But with his chronology Harman is promoting the Trotskyist “general crisis” theory, which says that world capitalism has been in overall constant crisis since 1917, and not before. But weren’t there crises and in fact long depressions in the 19th century? Weren’t there wars and lots of them (including imperialist wars of conquest) during the so-called “Pax Victoria”? For Harman 20th century capitalism is chock full of crises and wars, but apparently 19th century capitalism was healthy.

Marx showed ways the capitalists have of fighting against the fall in profitability. These are ways of increasing exploitation, of driving the workers harder, faster and longer. In new industries or with expanded markets (China, India) the capitalists can also hire workers new to capitalist exploitation and in this way expand their variable capital (v) relative to c. Even in old capitalist countries like the U.S., the capitalists have a huge supply of “reserve army” of sometime workers (the old, the young, women, immigrants, rural residents, etc.) who can be called on to expand v when necessary.

Harman likes to indict militarism as a way the capitalists have of avoiding excess constant capital. He says they burn off old c in wars by bombing and blowing it up, and they throw away new capital in the sinkhole of destruction. Thus World War II restored the rate of profit not by building new factories and employing lots of people but by demolishing old capital. Harman rightly denounces capitalism for its tendency to generate wars, but he gives a one-sided view of how the capitalists escaped from their Great Depression. Aside from destruction of capital, they also built new industries and hired many new workers, including women (with strict wage controls, long hours of work, and intense exploitation under wartime discipline). After the war the government also gave away many factories -- constant capital purchased with workers’ tax dollars -- to capitalist corporations as they transitioned back to a civilian capitalist economy.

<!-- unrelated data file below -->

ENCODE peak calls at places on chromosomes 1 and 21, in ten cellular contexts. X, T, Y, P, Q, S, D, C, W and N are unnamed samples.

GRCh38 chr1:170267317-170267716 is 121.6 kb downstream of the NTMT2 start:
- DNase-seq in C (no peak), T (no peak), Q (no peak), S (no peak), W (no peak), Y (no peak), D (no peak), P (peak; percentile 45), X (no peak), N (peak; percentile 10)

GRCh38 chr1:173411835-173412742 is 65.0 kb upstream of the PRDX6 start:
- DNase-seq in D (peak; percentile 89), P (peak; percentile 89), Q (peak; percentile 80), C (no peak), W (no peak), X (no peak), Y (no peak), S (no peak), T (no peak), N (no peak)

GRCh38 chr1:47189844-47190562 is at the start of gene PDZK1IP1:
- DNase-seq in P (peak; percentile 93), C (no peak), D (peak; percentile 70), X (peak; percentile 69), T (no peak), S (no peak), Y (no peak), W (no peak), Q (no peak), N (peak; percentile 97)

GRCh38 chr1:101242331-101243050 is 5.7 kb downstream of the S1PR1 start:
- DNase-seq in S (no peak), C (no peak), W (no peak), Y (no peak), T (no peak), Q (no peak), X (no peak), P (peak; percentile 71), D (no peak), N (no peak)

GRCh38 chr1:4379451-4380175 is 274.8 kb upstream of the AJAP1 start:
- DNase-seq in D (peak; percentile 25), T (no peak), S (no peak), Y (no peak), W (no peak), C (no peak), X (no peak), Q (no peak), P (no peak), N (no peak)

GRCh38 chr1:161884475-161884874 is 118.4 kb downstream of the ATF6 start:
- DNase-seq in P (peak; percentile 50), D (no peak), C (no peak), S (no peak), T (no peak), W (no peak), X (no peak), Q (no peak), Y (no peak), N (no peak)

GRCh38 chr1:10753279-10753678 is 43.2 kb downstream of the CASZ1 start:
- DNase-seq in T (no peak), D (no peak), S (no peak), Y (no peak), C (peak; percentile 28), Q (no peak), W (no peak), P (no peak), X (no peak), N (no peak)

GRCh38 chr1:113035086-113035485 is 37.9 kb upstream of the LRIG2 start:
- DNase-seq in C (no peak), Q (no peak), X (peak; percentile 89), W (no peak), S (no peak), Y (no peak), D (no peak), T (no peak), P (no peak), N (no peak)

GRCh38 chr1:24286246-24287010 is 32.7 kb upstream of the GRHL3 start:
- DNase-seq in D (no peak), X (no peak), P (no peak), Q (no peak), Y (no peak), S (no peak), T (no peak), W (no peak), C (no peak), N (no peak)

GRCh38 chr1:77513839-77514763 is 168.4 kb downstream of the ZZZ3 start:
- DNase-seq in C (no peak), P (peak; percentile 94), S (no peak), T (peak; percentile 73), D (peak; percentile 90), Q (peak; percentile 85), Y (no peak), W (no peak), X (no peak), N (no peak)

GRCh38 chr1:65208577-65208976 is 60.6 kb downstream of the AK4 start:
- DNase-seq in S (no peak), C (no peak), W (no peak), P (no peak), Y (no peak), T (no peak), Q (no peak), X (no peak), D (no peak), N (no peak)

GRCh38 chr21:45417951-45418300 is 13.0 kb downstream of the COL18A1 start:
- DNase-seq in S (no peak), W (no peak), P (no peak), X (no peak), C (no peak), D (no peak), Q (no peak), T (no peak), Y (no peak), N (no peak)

Harman tries to follow the same logic in his explanation for the “long boom” of the 1950s-60s, arguing that the capitalists continued to burn off capital during the Cold War. Maybe they didn’t actually demolish lots of capital in hot wars, but their military budgets diverted lots of investment to wasteful military spending, which propped up the profit rate for civilian industry. But by the 1970s this combination no longer worked. By this time so much constant capital had been built up that capitalism tipped over and went into crisis. Political leaders tried to restore the system with a dose of Keynesian spending, but it didn’t work, and Keynesianism also went into crisis. Since the early 1980s capitalist thinking has been dominated by monetarist market fundamentalists who have presided over a big expansion of finance capital in the established economies. Through globalization of industry they’ve been able to prop up the rate of profit temporarily, but there were periodic scares leading to the big crash of 2007-08. That’s Harman’s story of capitalism up to the Great Recession.